This book is for every woman who has wished for an unhurried, personal conversation with a sympathetic doctor who will answer her questions about reproductive health. With warmth and understanding, the authors respond to questions about the gynecological issues that concern women today.
Downtown is the first history of what was once viewed as the heart of the American city. Urban historian Robert Fogelson gives a riveting account of how downtown--and the way Americans thought about it--changed between 1880 and 1950. Recreating battles over subways and skyscrapers, the introduction of elevated highways and parking bans, and other controversies, this book provides a new and often starling perspective on downtown's rise and fall.
The Anthropology of Labor Unions presents ethnographic data and analysis in eight case studies from several very diverse industries. It covers a wide range of topics, from the role of women and community in strikes to the importance of place in organization, and addresses global concerns with studies from Mexico and Malawu. Union-organized workplaces consistently afford workers higher wages and better pensions, benefits, and health coverage than their nonunion counterparts. In addition, women and minorities who belong to unions are more likely to receive higher wages and benefits than their nonunion peers. Given the economic advantages of union membership, one might expect to see higher rates of organization across industries, but labor affiliation is at an all-time low. What accounts for this discrepancy? The contributors in this volume provide a variety of perspectives on this paradox, including discussions of approaches to and findings on the histories, cultures, and practices of organized labor. They also address substantive issues such as race, class, gender, age, generation, ethnicity, health and safety concerns, corporate co-optation of unions, and the cultural context of union-management relationships. The first to bring together anthropological case studies of labor unions, this volume will appeal to cultural anthropologists, social scientists, sociologists, and those interested in labor studies and labor movements.
Winner of the 2010 Colorado Prize for Poetry. "It is the poet who, undistracted by the imbecile telegraphy of this moment, dares to sustain a sustaining sound I most esteem and most warmly embrace. Zach Savich has written a book both intimate and vast, both tender and acidly candid. And with his long poem, 'The Mountains Overhead,' he has entered that visionary company of poets who, by overturning Babel, lay the heavens at our feet." --Donald Revell "Sparse, spare, these lines nonetheless overflow with a sheer and brilliant imagination- 'The crows: hearing our voices through wires'; 'the horses hold themselves like torches'; 'the sun a dial tone . . .' The tension between minimalism of form and maximalism of concept and feeling gives this work a vivid, oddly crystalline, momentum. The central long poem unfolds one small leaf at a time, yet resists accumulation; instead it presents us again and again with the opportunity to immerse ourselves in the slightly uncanny: what would it be to sing instead of to say? This book gives us an intimation." --Cole Swensen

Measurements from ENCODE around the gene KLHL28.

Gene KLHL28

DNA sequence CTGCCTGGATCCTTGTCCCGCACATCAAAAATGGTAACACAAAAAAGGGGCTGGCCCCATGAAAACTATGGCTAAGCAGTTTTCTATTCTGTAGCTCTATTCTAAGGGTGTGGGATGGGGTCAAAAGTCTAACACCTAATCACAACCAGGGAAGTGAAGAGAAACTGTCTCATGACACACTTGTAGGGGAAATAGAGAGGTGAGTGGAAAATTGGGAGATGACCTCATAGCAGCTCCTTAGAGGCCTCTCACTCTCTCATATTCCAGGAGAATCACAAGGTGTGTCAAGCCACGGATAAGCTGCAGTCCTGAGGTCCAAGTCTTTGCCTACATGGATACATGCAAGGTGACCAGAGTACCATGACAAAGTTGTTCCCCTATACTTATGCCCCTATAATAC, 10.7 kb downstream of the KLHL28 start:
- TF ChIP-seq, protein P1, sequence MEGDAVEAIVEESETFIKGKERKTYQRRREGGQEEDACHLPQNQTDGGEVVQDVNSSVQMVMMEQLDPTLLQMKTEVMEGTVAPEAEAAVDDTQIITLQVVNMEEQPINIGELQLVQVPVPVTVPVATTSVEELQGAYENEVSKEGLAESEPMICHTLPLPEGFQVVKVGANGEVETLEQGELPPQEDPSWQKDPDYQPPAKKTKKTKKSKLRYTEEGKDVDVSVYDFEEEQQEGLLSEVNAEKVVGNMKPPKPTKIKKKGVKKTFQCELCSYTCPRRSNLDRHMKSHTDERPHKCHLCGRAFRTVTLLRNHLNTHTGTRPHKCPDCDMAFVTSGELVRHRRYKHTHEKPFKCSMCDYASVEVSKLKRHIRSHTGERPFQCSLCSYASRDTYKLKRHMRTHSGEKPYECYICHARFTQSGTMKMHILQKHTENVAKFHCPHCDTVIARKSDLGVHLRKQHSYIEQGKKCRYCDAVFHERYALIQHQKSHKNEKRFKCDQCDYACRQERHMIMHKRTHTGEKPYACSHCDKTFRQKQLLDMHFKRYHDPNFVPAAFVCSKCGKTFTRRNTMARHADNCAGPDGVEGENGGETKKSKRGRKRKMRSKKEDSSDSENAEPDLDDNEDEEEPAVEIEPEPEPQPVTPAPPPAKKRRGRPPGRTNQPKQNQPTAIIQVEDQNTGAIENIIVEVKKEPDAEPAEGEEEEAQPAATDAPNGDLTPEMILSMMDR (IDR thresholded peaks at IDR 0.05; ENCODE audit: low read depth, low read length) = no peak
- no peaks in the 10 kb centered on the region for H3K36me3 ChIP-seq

Interweaving personal stories with historical photos and background, this lively account documents the history of the more than 40,000 women who served in relief and military duty during World War I. Through personal interviews and excerpts from diaries, letters, and memoirs, Lettie Gavin relates poignant stories of women's wartime experiences and provides a unique perspective on their progress in military service. American Women in World War I captures the spirit of these determined patriots and their times for every reader and will be of special interest to military, women's, and social historians.
As a young intelligence officer stationed in Naples following its liberation from Nazi forces, Norman Lewis recorded the lives of a proud and vibrant people forced to survive on prostitution, thievery, and a desperate belief in miracles and cures. The most popular of Lewis's twenty-seven books, Naples '44 is a landmark poetic study of the agony of wartime occupation and its ability to bring out the worst, and often the best, in human nature. In prose both heartrending and comic, Lewis describes an era of disillusionment, escapism, and hysteria in which the Allied occupiers mete out justice unfairly and fail to provide basic necessities to the populace while Neapolitan citizens accuse each other of being Nazi spies, women offer their bodies to the same Allied soldiers whose supplies they steal for sale on the black market, and angry young men organize militias to oppose "temporary" foreign rule. Yet over the chaotic din, Lewis sings intimately of the essential dignity of the Neapolitan people, whose traditions of civility, courage, and generosity of spirit shine through daily. This essential World War II book is as timely a read as ever.